For many years, Wiener did not talk much about his past in Germany. Instead, he embraced a new life as a British schoolboy, and later travelled the world as a scientist. But when he met his second wife, the teacher and writer Margaret Dunlop, she began noting down some of his stories. Eventually she encouraged him to share so many details it has become a book: Goodbye Berlin: the biography of Gerald Wiener.

“I was moved by some of the stories, like his mother putting him on a train in Berlin,” Dunlop tells me when I call the couple at their home in Inverness. “I thought - what a terrible thing.”

“I rejected Germany totally for a long, long time,” Wiener, now 91, says. His mother, with whom he was reunited after she also managed to escape to Britain, threw herself into a wartime career as a nurse. “I had one friend from my school days in Berlin, and he was more like a sort of brother to me, but they also left Germany way behind.”

It was during this period of his life that Wiener first picked up a New Statesman. He spent the war years in Oxford, mentored by the Spooner cousins Rosemary and Ruth, related to William Spooner, who gave his name to the speech error.

Then, in the 1960s, his work took him to Germany, where he met fellow researchers. “They all detested the Hitler years,” he recalls. “I started feeling they are no different to me. I no longer felt bitter about Germany.” 

Still, the Nazis' atrocities had left Wiener almost completely without family. He lost his grandfather, aunt and uncle in the Holocaust. His paternal family fled to the United States. By the time Wiener found them again when taking up a fellowship to study in the US in 1956, his father, who survived the concentration camps, had died of a heart attack.

The next decades were spent patching his family together, and also reclaiming a connection to Germany. Wiener’s half brothers, who were born in Shanghai continue to visit. His American nephew, who works in the music industry, has a German girlfriend and lives in Berlin.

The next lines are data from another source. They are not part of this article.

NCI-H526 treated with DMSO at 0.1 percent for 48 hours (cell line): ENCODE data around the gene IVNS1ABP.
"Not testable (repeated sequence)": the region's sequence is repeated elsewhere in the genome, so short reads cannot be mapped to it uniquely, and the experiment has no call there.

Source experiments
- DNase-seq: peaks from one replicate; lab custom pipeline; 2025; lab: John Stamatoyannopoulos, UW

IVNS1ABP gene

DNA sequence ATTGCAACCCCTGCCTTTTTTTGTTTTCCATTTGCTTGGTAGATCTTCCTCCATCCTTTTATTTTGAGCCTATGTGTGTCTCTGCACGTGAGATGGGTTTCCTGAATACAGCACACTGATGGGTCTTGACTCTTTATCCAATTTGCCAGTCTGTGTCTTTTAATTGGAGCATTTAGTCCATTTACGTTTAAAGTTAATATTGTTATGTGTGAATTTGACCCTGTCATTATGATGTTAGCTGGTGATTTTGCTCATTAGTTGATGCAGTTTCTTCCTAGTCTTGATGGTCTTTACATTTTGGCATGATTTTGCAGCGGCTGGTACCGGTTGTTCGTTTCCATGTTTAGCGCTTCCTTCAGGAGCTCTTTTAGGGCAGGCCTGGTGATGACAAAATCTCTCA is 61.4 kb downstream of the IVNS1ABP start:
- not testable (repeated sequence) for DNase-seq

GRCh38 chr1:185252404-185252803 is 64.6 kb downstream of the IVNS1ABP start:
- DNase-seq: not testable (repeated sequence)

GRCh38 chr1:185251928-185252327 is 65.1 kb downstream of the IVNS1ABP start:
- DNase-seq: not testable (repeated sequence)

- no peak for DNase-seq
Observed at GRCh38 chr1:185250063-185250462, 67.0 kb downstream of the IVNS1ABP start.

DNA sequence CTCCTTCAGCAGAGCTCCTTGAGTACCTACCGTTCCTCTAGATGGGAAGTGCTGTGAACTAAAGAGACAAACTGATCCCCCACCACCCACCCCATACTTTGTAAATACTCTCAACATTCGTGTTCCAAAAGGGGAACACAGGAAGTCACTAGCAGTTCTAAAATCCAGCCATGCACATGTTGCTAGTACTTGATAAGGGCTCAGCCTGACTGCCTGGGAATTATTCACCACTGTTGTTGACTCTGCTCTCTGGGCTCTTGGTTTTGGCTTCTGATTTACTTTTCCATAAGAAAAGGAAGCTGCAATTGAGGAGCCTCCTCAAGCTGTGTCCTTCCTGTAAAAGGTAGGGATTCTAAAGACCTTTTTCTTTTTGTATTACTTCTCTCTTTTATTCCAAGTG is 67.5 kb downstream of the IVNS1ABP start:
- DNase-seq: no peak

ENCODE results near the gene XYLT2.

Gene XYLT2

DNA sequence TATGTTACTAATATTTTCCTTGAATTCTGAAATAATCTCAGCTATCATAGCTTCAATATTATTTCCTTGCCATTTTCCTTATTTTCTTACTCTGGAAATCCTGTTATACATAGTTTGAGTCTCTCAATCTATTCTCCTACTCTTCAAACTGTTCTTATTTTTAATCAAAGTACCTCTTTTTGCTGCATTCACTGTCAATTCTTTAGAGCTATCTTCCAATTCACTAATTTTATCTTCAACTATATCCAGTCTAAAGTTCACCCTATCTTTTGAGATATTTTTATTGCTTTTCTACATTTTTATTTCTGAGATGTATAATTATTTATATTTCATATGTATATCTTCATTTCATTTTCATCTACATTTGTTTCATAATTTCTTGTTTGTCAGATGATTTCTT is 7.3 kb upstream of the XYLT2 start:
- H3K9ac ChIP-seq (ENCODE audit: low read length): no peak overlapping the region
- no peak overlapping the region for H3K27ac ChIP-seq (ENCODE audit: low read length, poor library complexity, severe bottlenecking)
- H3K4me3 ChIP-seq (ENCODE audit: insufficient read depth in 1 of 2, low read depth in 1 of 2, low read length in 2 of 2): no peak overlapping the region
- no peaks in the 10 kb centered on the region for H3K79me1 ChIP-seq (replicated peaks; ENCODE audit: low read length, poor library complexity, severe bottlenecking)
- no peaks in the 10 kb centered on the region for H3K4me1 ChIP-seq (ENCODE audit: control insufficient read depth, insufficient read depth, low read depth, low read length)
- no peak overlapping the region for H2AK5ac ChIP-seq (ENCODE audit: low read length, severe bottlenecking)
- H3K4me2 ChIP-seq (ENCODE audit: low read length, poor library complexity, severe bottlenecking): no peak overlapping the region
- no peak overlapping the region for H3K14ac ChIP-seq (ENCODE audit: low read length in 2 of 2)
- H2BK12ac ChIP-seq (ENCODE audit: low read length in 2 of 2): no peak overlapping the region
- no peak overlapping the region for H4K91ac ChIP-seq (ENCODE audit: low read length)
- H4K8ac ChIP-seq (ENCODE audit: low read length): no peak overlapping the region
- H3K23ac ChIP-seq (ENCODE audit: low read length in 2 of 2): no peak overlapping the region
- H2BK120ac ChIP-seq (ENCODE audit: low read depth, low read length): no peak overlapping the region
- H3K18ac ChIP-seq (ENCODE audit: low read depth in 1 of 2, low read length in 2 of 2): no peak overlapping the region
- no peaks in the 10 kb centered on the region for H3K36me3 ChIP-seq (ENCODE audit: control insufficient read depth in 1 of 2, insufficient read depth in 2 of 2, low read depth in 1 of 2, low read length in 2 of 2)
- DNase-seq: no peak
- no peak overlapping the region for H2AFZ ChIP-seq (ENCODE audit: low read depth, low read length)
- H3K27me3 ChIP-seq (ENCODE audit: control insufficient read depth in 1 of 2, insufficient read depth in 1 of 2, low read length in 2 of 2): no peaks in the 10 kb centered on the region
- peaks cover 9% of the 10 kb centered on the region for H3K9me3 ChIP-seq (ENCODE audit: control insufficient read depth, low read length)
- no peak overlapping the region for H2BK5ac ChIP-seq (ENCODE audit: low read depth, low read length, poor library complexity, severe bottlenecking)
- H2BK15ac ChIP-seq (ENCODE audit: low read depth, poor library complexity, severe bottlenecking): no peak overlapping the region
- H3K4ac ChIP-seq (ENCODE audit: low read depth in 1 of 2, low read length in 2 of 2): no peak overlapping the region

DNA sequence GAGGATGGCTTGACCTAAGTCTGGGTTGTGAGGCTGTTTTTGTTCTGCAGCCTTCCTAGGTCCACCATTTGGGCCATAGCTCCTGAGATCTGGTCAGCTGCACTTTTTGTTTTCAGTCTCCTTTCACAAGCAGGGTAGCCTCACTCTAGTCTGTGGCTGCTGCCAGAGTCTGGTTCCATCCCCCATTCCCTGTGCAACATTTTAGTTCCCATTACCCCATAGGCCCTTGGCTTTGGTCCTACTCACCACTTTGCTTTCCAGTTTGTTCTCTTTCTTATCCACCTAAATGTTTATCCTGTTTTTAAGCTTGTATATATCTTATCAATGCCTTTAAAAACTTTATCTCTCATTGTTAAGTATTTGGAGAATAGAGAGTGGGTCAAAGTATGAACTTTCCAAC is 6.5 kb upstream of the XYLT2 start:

Wiener, too, went back to Berlin. In the early 1990s, the city invited former refugees to visit the city, all expenses paid. With some reservations, Wiener and Dunlop took up the offer. “It was quite exciting to go and see places that had been in my childhood,” he says. He also found the old people's home his grandfather had sought refuge in, before being taken by the Nazis.

Meanwhile, his career was taking him around the world, from India to North Korea. His belief in academic collaboration helped to build the momentum for the Roslin Institute, whose scientists eventually cloned the sheep known as Dolly. 

Wiener, who votes Liberal Democrat, wanted to remain in the EU, and he feels “very angry” that 48 per cent of voters have been ignored.

He adds: “I would be surprised if there was a single university or college who was in favour of Brexit.”

As for another of the great challenges of the present, the refugee crisis, Wiener feels a deep empathy for those living in wartorn regions. “Obviously I feel very, very sympathetic to refugees from more or less wherever,” he says. He sees the current German Chancellor, Angela Merkel, who acted decisively on this matter, as “a bit of a beacon”. At the same time, he believes that in order to fully integrate, refugees must make learning English a priority. “When I go down the street, and I hear people who still don’t speak English, that is the one thing that upsets me,” he says.

If Wiener, a successful scientist, is an example of how Britain can benefit by continuing to offer sanctuary to the world’s desperate, there is, however, a dark undertone to his integration. As a teenager, he knew there was no way back to the Berlin of his childhood. “There was no young generation,” he says of that time. “There was no future.”

Goodbye Berlin is published by Birlinn Books.

Julia Rampen is the digital news editor of the New Statesman (previously editor of The Staggers, The New Statesman's online rolling politics blog). She has also been deputy editor at Mirror Money Online and has worked as a financial journalist for several trade magazines.